The rapid rise in secondment arrangements between firms and their clients that has flourished during the market downturn will dwindle as the economy improves, as less lawyers are left sitting around "underutilised".
Balance Legal managing director Ken Jagger, who specialises in providing secondees to in-house clients, said in the past 18 months, big firms had "sent out more lawyers than they've ever sent out before" on secondments.
Jagger said this was because they had "underutilised lawyers" as a result of the market downturn, which left many firms with lawyers "sitting around", despite having executed redundancy programs in some cases.
As business picks up, this trend will reverse, Jagger said. "The big firms will withdraw as things improve," Jagger told Lawyers Weekly. "If the good times roll again, they won't have the people available to send out."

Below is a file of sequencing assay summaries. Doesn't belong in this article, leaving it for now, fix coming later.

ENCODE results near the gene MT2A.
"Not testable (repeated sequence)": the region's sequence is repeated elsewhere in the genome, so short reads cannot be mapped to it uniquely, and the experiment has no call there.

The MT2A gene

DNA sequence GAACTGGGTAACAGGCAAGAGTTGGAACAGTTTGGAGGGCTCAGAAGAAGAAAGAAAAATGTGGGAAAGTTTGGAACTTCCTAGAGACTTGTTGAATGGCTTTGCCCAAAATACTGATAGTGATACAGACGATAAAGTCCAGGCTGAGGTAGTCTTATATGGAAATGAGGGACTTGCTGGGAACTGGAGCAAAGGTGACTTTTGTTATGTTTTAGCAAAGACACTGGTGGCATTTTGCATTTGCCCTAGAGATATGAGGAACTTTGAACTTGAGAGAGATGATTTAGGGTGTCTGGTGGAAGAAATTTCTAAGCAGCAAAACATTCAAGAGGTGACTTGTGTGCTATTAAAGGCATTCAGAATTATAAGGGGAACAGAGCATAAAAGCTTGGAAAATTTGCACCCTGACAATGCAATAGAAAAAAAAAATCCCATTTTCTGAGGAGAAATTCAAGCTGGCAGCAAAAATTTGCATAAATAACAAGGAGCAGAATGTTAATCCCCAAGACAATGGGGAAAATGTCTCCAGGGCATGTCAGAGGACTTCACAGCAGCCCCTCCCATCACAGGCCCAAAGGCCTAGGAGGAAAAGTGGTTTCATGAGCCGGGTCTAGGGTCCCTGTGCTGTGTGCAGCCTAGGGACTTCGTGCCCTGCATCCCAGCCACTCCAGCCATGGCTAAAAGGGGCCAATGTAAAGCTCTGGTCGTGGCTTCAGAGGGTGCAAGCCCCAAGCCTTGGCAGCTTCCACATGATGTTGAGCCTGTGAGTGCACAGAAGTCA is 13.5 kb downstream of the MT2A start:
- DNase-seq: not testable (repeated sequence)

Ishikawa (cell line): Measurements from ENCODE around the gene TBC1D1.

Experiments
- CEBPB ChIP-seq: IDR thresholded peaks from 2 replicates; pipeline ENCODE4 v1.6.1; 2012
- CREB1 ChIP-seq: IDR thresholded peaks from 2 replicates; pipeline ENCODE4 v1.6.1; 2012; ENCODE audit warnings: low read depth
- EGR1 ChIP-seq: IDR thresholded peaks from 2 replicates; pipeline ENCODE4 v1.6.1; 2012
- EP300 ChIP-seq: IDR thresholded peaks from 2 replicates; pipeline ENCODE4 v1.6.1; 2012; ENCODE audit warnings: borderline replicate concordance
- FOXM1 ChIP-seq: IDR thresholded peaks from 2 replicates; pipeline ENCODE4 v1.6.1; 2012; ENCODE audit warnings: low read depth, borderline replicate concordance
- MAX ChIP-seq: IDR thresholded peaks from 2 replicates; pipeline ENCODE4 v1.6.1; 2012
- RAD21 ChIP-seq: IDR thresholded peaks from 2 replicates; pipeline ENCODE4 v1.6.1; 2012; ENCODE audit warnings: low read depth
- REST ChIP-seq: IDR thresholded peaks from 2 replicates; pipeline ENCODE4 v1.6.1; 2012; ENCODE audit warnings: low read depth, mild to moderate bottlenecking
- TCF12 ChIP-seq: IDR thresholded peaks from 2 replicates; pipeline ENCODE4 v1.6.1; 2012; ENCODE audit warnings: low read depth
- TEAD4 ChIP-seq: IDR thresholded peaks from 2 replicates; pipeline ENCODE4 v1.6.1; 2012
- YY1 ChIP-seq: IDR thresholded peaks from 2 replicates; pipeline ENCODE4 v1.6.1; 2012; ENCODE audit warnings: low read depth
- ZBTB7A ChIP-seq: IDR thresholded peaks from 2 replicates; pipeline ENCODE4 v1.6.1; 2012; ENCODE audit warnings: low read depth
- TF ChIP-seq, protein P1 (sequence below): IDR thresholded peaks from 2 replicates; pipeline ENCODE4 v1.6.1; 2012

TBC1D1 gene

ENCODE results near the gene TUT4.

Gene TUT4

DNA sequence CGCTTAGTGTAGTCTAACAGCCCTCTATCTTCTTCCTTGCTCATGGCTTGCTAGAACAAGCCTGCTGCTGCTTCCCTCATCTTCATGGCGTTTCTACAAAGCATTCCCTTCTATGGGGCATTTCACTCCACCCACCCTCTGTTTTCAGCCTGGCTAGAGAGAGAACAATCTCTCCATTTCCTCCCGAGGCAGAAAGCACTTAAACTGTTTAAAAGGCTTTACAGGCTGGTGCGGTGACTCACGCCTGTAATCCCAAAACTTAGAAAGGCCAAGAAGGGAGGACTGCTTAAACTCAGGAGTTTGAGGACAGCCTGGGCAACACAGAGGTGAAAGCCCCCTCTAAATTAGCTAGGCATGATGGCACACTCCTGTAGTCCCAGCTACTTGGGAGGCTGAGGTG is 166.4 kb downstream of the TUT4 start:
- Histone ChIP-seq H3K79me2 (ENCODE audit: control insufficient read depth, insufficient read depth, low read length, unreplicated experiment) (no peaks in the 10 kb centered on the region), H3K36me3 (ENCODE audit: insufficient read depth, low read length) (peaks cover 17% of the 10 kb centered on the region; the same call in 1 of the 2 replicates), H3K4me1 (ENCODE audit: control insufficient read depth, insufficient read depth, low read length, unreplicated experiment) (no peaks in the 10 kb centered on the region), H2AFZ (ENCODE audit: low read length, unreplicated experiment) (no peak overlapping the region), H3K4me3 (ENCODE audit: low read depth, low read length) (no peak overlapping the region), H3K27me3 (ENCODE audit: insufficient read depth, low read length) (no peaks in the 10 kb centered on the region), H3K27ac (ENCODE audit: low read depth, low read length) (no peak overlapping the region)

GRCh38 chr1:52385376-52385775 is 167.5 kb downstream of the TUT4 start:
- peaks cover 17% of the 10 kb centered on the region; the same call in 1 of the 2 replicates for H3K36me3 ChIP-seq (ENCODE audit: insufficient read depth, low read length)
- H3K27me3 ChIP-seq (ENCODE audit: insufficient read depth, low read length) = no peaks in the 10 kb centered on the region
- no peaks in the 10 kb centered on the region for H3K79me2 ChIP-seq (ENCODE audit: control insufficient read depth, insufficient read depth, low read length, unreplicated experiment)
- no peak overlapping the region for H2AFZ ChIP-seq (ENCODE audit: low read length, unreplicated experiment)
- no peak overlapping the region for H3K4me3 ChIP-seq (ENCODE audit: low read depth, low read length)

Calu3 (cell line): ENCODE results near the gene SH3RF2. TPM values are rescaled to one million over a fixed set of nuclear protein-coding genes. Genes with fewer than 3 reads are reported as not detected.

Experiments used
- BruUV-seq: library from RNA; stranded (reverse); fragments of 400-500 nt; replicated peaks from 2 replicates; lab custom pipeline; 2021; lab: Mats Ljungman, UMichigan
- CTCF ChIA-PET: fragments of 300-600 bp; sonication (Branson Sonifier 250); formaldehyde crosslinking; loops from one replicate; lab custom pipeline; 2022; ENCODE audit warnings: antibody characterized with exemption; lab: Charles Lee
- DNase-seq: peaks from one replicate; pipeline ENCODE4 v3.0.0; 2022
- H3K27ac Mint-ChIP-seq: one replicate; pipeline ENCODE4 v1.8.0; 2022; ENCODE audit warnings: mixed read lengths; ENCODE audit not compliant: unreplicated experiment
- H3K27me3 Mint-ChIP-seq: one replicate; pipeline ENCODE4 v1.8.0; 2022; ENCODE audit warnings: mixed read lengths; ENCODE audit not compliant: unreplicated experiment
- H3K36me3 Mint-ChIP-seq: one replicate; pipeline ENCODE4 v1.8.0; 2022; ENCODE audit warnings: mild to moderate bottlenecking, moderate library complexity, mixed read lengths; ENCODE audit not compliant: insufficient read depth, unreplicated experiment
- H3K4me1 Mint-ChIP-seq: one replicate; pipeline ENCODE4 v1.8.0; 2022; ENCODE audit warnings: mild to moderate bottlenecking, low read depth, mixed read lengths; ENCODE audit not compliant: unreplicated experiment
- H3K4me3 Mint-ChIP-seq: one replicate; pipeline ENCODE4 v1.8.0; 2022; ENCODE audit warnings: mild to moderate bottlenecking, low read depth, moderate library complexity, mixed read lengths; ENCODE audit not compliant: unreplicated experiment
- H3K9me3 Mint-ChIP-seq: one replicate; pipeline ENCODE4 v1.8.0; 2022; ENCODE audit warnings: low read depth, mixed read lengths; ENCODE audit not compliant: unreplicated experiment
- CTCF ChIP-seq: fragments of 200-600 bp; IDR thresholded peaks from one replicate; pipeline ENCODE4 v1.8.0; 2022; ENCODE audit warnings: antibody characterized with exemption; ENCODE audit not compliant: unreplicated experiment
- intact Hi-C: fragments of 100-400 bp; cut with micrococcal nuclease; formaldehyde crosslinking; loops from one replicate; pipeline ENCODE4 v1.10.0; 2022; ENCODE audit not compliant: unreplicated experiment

Big firms have been amenable to secondment arrangements with their clients because of the relationship and subsequent business benefits this should bring, as well as the career opportunities it offers their associates.
However, the arrangements are not financially profitable. "They are losing money each time they send someone out," Jagger said. "Especially if they send senior lawyers, who they may charge out for $500 an hour - they can't get that on secondment. It's only sustainable as a relationship device," he said.
Jagger, who left the Freehills partnership to set up Balance Legal 18 months ago, said the big firms "became competitors" to his business during the downturn, as they sent out more lawyers on secondment.
However, he said "from my experience it comes and goes with the economic times - what dictates it is how utilised their lawyers are," he said. "If the boom comes back, they won't be sending them out to secondments."
- Ben Abbott
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